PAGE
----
I am going to harness this amazing Power of Suggestion, right here, right now. Here goes.

You are going to come work at Google! You are going to study up, apply, interview, and yes, you are going to work there! And it will be the most awesome job you've ever had or ever will have!

I hope for your sake that this little experiment works, because Google is frigging awesome, and you'll love it here. And they'll be happy to have you here. It's a match made in heaven, I'm tellin' ya. It might take you a couple tries to get in the door, because Google's interview process -- what's the word I'm looking for here -- ah yes, their process sucks at letting in all the qualified people. They're trying to get better at it, but it's not really Google's fault so much as the fault of interviewers who insist that you're not qualified to work there unless you are exactly like them.

Of course, there are interviewers like that wherever you go. The real problem is the classic interview process, which everyone uses and which Google hasn't innovated on, not really. It's like deciding whether to marry someone after four one-hour dates that all happen on the same day in a little room that looks kind of like a doctor's office except that the examining table is on the wall.

The reason I haven't been blogging lately is that working at Google is so awesome that I just don't feel like doing anything else. My project is awesome, the people are awesome, the work environment is over-the-top-crazy-awesome, the benefits are awesome, even the corporate mission is awesome. "Organize the world's hardline goods in little brown boxes delivered straight to your doorstep" -- that's an awesome mission, yeah?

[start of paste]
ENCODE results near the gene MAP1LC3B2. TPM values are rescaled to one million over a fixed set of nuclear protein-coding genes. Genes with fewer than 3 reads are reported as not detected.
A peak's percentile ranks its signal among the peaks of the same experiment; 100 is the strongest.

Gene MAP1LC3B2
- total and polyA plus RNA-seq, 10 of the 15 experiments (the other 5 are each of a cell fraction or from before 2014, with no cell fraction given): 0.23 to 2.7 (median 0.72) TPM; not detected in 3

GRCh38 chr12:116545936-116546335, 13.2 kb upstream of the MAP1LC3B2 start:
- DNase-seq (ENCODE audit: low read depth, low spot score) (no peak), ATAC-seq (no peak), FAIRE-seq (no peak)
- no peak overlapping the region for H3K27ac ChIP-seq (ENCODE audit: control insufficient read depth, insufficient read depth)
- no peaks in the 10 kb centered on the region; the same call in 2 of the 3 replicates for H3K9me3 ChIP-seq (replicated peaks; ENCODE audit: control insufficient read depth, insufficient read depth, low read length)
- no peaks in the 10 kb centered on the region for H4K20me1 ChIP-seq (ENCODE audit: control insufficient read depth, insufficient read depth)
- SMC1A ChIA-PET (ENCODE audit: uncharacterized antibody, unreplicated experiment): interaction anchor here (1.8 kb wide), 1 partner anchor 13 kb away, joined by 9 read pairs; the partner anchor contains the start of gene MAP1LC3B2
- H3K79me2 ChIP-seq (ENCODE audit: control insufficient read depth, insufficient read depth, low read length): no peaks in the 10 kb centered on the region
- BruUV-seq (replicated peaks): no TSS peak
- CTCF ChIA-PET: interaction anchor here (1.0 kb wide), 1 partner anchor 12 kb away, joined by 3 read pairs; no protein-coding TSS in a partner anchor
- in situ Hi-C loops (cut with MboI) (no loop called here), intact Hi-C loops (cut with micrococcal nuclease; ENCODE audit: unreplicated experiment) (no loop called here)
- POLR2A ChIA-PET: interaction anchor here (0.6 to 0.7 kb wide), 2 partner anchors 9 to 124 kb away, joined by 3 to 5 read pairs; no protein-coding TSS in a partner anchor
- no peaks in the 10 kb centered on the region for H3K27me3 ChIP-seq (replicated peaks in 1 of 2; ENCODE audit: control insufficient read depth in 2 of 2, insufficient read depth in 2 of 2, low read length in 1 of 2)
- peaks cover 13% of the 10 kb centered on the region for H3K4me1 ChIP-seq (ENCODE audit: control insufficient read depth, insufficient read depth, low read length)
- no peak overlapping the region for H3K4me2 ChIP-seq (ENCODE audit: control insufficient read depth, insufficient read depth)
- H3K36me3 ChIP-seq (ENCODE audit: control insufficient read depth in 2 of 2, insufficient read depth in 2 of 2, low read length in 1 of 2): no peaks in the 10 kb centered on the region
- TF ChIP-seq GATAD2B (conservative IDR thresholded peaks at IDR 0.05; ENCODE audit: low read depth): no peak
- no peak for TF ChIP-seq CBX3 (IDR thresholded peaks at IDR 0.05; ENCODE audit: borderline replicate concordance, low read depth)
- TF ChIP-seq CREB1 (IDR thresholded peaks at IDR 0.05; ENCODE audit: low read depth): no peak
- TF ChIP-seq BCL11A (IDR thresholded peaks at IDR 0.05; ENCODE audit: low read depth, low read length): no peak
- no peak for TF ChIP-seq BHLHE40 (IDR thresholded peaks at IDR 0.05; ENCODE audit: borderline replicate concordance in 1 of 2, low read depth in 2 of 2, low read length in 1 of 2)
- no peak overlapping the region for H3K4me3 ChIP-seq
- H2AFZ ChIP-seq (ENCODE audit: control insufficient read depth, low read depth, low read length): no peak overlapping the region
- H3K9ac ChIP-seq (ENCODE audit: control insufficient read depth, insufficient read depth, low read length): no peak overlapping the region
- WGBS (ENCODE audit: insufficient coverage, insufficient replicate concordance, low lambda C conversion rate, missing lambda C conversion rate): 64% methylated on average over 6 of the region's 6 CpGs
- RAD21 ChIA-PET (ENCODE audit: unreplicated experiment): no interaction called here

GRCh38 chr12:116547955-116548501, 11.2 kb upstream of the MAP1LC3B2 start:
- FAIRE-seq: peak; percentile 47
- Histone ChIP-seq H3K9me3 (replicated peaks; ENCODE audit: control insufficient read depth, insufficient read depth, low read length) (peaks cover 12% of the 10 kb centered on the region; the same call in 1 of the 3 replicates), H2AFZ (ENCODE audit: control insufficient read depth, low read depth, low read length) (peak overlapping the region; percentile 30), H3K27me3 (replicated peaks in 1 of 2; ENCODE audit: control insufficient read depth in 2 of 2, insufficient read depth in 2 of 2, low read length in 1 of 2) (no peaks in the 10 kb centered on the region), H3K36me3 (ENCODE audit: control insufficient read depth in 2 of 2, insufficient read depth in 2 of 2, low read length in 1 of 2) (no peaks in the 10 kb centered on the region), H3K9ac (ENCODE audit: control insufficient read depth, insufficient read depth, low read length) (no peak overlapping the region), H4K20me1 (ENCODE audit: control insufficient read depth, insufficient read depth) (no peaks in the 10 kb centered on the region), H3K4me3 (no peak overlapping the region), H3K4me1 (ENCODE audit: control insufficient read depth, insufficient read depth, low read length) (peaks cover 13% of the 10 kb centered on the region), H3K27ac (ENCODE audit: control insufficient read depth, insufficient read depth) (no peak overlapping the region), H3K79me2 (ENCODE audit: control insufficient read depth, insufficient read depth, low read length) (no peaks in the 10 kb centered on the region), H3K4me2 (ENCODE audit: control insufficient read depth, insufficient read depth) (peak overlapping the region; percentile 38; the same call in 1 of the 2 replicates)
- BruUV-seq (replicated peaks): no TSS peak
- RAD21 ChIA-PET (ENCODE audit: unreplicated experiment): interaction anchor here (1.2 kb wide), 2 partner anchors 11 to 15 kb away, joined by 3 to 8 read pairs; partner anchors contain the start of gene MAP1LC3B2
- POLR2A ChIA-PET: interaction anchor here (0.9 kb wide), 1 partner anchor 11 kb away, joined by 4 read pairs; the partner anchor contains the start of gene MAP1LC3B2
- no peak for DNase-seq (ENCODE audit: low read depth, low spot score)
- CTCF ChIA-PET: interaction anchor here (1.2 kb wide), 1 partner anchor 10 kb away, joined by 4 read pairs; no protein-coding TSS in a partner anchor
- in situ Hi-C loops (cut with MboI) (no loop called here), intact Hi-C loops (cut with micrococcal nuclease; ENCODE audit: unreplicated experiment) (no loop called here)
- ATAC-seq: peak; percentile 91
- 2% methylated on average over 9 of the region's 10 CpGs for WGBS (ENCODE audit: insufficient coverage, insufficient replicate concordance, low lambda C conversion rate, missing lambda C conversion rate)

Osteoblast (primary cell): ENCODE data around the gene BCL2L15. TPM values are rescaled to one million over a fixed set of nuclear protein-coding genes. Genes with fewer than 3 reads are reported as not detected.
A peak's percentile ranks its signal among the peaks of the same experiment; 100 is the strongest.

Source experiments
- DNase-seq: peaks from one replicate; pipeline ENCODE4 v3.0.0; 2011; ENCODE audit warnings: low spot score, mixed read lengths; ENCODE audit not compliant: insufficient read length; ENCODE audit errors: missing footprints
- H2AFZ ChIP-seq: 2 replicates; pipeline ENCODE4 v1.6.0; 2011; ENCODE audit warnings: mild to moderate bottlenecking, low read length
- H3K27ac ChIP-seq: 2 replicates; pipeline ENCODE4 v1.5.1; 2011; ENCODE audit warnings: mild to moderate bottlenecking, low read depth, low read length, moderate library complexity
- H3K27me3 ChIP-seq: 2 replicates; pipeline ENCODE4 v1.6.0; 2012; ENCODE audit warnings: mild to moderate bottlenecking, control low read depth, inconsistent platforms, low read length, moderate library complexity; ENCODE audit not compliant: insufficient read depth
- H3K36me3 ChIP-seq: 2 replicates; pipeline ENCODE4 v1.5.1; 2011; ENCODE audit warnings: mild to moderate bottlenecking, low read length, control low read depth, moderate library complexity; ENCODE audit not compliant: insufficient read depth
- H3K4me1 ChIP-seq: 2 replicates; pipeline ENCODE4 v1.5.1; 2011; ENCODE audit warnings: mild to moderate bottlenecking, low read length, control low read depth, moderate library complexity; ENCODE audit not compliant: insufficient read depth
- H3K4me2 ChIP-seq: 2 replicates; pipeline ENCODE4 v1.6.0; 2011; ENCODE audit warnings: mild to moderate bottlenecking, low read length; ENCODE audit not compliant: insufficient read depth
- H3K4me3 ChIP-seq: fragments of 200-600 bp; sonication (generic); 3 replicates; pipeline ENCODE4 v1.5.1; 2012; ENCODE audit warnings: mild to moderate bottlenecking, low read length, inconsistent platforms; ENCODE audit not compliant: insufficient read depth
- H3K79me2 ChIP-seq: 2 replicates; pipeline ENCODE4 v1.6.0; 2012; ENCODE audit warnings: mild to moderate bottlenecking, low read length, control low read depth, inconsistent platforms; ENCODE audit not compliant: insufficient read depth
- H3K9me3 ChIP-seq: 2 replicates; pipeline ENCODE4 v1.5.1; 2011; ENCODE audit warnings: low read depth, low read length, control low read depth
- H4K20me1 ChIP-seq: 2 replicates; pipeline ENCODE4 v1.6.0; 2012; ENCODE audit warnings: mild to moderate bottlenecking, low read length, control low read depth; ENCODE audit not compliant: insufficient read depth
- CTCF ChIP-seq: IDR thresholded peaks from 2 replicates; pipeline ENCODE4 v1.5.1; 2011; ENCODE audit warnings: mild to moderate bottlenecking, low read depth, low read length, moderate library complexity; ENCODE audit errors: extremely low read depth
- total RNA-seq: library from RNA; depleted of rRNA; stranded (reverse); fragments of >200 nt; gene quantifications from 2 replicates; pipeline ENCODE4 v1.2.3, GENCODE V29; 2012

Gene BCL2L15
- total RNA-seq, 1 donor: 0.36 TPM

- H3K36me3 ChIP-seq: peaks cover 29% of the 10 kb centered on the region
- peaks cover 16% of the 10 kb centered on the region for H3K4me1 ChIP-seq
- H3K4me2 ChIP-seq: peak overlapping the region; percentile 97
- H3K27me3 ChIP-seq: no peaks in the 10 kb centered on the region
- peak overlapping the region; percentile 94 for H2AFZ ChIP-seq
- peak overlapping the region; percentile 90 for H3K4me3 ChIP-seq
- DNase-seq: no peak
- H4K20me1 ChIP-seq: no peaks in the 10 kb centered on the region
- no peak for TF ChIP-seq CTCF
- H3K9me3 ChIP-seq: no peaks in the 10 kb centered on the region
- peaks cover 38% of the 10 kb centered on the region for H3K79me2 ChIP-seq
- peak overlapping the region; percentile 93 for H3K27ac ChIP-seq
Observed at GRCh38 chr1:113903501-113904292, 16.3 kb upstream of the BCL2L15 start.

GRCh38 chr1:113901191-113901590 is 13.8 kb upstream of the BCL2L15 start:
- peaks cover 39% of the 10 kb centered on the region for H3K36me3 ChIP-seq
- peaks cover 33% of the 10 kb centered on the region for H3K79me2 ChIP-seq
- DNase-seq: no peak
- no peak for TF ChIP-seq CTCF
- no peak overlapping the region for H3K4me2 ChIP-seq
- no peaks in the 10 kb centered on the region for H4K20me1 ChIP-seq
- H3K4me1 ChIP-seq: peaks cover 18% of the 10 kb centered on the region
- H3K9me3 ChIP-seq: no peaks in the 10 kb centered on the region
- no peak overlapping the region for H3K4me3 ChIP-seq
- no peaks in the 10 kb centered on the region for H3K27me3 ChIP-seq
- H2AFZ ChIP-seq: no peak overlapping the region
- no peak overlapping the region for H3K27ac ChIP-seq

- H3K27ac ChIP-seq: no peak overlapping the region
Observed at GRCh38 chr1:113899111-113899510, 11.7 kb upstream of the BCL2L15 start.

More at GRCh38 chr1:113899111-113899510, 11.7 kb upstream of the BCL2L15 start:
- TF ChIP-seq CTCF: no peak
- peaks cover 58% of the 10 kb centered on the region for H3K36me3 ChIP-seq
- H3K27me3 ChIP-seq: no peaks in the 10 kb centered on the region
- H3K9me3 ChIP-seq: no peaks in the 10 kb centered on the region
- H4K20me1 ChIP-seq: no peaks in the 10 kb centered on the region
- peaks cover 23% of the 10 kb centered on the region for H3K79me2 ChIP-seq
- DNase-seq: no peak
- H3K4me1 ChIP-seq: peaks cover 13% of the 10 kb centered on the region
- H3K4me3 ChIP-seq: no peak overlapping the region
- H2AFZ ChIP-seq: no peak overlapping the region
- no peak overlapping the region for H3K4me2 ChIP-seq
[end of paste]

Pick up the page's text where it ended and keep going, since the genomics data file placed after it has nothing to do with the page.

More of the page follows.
Wait, sorry, that was a flashback to the Navy or something. "Organize the world's information" -- that's the one. It's a mission that is changing the course of human events. It is slowly forcing governments to be more open, forcing corporations to play more fairly, and helping all of us make better decisions and better use of our time.

In that vein, the part of my brain that makes Good Decisions was apparently broken a few weeks ago, when I allowed myself to be cajoled into working on something that I wasn't passionate about. I am an eternal optimist, and I figured I could teach myself to be passionate about it. And I tried! I spent a few weeks pretending that I was passionate about it -- that's how I got through my Physics classes in college with A grades, so I know it's a mental trick that can sometimes work.